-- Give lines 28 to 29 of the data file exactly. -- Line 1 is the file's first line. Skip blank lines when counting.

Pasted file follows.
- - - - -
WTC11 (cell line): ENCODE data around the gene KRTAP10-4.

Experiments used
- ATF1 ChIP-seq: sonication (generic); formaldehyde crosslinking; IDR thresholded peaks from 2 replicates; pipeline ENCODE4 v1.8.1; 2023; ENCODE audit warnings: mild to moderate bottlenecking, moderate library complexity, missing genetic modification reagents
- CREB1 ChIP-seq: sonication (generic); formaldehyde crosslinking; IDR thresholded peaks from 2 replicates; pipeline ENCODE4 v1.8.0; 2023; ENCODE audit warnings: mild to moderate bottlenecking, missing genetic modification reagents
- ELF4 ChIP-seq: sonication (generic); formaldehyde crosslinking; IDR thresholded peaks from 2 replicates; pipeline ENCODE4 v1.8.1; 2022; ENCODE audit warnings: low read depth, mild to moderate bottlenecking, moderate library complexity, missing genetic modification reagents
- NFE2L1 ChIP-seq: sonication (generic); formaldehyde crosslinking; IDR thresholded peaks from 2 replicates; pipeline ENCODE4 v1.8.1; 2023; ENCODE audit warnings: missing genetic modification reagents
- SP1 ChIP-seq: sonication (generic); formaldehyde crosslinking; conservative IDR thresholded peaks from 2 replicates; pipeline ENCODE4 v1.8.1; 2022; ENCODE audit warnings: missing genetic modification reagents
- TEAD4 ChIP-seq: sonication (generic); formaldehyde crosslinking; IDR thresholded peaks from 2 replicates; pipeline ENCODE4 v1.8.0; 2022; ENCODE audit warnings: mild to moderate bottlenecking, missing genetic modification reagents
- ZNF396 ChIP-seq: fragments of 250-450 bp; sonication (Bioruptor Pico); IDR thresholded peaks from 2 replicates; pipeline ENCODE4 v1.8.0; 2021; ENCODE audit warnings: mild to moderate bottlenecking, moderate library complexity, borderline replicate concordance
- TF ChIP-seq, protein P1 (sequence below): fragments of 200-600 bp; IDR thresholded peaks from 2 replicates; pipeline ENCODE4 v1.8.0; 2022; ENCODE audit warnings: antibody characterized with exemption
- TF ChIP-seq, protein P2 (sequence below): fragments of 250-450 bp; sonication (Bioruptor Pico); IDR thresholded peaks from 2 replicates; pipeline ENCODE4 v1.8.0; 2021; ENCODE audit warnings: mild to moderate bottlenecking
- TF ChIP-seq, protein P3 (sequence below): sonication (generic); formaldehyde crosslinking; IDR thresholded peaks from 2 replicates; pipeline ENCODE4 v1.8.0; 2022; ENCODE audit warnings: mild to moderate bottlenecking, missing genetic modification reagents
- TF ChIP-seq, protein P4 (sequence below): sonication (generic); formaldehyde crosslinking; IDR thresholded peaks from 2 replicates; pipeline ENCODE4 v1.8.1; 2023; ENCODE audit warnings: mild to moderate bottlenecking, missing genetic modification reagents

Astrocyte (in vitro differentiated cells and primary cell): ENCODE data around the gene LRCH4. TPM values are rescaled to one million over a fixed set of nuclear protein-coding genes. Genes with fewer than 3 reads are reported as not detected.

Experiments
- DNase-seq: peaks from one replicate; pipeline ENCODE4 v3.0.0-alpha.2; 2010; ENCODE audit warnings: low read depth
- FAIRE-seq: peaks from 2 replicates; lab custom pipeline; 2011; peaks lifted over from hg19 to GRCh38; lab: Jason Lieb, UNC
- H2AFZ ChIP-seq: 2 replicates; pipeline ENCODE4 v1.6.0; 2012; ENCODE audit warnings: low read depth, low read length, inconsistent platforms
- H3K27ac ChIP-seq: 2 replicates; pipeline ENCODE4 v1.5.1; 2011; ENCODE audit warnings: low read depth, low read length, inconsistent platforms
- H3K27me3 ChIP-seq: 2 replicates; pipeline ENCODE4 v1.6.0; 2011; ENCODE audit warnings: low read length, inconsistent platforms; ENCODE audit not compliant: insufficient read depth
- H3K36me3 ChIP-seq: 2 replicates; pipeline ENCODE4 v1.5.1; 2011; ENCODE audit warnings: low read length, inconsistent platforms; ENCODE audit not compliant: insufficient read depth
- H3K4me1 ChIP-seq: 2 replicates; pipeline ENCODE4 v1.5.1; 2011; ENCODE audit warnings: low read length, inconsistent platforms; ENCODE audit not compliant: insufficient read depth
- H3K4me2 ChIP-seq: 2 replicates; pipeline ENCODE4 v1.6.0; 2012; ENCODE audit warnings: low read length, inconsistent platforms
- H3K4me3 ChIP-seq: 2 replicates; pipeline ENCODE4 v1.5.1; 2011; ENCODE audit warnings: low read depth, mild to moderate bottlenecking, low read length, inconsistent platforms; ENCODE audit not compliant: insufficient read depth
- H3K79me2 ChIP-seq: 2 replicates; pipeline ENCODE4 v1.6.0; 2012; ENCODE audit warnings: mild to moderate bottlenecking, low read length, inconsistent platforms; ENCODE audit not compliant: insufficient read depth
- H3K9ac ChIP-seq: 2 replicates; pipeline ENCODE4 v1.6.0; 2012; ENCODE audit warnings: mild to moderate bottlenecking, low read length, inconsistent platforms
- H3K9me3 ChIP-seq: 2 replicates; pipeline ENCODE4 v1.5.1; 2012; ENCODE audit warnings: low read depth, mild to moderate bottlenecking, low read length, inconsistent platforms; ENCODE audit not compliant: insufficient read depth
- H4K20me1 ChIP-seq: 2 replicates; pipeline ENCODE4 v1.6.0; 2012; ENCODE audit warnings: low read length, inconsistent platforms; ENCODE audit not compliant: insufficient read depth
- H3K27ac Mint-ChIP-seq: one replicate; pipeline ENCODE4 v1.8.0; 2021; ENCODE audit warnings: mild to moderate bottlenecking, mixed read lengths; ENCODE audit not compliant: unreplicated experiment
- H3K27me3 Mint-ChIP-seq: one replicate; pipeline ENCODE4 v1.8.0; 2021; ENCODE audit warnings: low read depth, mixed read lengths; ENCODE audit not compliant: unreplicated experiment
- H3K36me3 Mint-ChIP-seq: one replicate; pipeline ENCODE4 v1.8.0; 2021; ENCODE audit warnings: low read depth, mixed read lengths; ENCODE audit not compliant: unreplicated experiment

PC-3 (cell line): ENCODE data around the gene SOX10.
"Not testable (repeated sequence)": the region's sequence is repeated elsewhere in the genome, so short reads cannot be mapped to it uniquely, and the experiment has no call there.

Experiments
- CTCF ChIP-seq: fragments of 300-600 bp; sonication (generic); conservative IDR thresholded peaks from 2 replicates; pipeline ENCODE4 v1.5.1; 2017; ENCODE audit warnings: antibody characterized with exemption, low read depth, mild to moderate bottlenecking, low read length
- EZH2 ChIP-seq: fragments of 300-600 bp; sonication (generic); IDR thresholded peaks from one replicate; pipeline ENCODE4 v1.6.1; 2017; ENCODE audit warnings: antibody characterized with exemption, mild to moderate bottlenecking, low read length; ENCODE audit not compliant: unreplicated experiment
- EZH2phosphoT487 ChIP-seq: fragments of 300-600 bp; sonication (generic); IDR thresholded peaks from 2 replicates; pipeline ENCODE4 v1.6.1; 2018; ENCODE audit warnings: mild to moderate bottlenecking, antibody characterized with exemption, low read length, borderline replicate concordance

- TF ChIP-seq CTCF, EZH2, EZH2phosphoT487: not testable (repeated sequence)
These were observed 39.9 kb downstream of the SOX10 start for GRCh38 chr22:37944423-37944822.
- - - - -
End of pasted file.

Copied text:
- H4K20me1 ChIP-seq: 2 replicates; pipeline ENCODE4 v1.6.0; 2012; ENCODE audit warnings: low read length, inconsistent platforms; ENCODE audit not compliant: insufficient read depth
- H3K27ac Mint-ChIP-seq: one replicate; pipeline ENCODE4 v1.8.0; 2021; ENCODE audit warnings: mild to moderate bottlenecking, mixed read lengths; ENCODE audit not compliant: unreplicated experiment